Just last week I mentioned that I thought Hot Wheels Car Culture was well on its way to being one of the best – if not THE best – lines Hot Wheels has ever done.
Hot Wheels has figured out a perfect collector-aimed line. 5 assortments a year, with 5 models each, with each assortment highlighting a different element of automotive cultures. The number of directions each assortment can take is endless, and there will always be a something for everyone. And it appears I am not alone in thinking this is one of the best things Hot Wheels has done. Car Culture has sold much better than previous lines, and it has generated a ton of excitement among collectors.
But that doesn’t mean it doesn’t have its flaws. The most common complaint I have heard from collectors – and one I completely agree with – is the lack of front and rear tampos on many of the models. While the models do get the premium treatment in many ways – diecast chassis, Real Riders – the decos still follow what is done for basic. Two, maybe three, tampo passes. That generally means if there is side deco, there won’t be front and rear deco, and vice versa. And that is most certainly a bummer.
This Mazda RX-3 from Japan Historics is a great example:
This was a tremendous debut for the RX-3. It marked the debut of the fantastic new 4-spoke Real Riders, and it looked great in its Advan racing livery over purple. But one of the signatures of the RX-3 is the front grill and elongated tail lights. Because the RX-3 had the side tampo prints, the cool front and rear did not:
The model still looked nice, but HOW much nicer would it have been with the front and rear detailing?
So why, on a premium model, did this model not get that detailing? Cost. Mattel priced the models in a way they thought would sell ($3.99) in the US, and to do that they couldn’t apply premium deco methods like 4-sided prints or deco wraps. So we see many “incomplete” Car Culture models, like the RX-3 and Fiat 500:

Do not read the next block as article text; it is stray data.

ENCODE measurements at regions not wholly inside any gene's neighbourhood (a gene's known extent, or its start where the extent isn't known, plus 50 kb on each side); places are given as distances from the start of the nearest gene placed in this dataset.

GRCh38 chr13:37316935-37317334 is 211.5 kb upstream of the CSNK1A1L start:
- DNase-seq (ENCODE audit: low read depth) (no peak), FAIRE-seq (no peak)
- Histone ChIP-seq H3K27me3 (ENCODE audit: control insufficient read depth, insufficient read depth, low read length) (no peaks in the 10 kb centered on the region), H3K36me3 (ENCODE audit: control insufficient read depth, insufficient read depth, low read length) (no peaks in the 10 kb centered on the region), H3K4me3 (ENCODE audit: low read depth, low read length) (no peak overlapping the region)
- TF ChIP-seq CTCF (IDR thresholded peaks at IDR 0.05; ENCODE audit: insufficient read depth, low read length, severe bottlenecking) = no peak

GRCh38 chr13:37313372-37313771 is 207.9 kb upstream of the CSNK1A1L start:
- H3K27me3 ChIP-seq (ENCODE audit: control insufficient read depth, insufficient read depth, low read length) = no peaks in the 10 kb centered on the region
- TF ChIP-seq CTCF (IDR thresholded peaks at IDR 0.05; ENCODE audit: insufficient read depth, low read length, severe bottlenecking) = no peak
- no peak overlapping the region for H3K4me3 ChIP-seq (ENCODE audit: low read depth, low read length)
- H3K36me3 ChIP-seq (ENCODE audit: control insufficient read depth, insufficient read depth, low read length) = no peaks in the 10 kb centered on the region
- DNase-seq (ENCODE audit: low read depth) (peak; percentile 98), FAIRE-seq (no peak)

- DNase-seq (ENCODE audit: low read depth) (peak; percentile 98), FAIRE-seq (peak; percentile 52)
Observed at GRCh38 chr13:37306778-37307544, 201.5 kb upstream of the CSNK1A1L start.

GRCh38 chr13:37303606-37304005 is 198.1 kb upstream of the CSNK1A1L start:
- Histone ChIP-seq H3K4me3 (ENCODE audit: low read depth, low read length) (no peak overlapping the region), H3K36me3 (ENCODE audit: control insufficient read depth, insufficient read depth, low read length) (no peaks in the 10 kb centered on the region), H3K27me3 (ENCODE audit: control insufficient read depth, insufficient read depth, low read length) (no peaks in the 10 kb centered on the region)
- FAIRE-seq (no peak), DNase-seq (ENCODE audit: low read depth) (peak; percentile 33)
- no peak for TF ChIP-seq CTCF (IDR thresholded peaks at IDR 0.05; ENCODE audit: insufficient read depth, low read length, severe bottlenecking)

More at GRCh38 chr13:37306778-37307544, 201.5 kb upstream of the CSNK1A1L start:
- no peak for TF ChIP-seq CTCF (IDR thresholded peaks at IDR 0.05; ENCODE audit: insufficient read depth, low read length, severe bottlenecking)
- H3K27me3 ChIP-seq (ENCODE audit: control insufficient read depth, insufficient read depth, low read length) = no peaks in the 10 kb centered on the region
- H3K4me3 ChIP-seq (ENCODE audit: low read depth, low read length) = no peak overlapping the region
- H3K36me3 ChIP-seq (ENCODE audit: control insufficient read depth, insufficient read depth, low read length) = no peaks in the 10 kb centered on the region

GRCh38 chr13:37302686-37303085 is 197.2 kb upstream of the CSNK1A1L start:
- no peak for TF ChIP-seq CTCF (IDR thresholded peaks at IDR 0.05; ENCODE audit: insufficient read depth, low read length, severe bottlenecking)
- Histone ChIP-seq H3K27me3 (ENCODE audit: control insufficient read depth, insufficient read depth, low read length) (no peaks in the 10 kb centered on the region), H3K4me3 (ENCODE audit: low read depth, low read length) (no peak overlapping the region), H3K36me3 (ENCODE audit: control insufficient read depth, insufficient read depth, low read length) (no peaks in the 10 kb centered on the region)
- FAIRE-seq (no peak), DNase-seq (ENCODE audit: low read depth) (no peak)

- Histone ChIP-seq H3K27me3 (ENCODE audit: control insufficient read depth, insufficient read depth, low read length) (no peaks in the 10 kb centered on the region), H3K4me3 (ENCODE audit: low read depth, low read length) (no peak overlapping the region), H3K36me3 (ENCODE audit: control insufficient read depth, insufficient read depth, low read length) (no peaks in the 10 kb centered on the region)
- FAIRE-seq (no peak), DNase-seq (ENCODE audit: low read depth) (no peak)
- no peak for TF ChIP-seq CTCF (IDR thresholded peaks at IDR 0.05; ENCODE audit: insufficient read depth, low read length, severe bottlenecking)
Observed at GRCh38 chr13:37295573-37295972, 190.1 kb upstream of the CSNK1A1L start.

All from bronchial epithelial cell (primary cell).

So now compare the Hot Wheels Entertainment Alfa Romeo Giulia Sprint:
This was easily one of the most exciting debuts last year, and it benefitted from being part of the Forza assortment in HW Entertainment, a full premium series. Two-tone paint, and deco on ALL sides, including the fantastic stripe down the front grill. And it makes me somewhat sad that the upcoming Car Culture release of the Alfa will most likely not have the front and rear detailing.
But this one looks amazing. And the Alfa sold well, even at its much higher price point of $5.50. That price allows for all the premium elements, including full tampo prints AND a bigger blister card, which allows for larger models to be used when needed. This Ford GT from Entertainment Gran Turismo is another example:
So that got me to thinking: WHAT IF Hot Wheels raised the price of Car Culture to allow for a more complete premium treatment like Hot Wheels Entertainment and Pop Culture?
Knowing Mattel does see this goofy blog occasionally, I thought I would ask, and see what you think. My guess is raising the price to something like $5.50 would mean complete decos and larger cards, bringing more model variety.
But that also means a full two dollars more, and maybe most of you are fine without the complete deco, as long as it means you buy more with the cheaper price.
I go back and forth, but I want to see what you think. So, a poll:
Would you pay more for HW Car Culture if it meant more deco and model variety?
Be sure to vote here, and leave your comments below. I think it is a valid question, and one that might spark discussion at Mattel. I want Car Culture to stick around for awhile.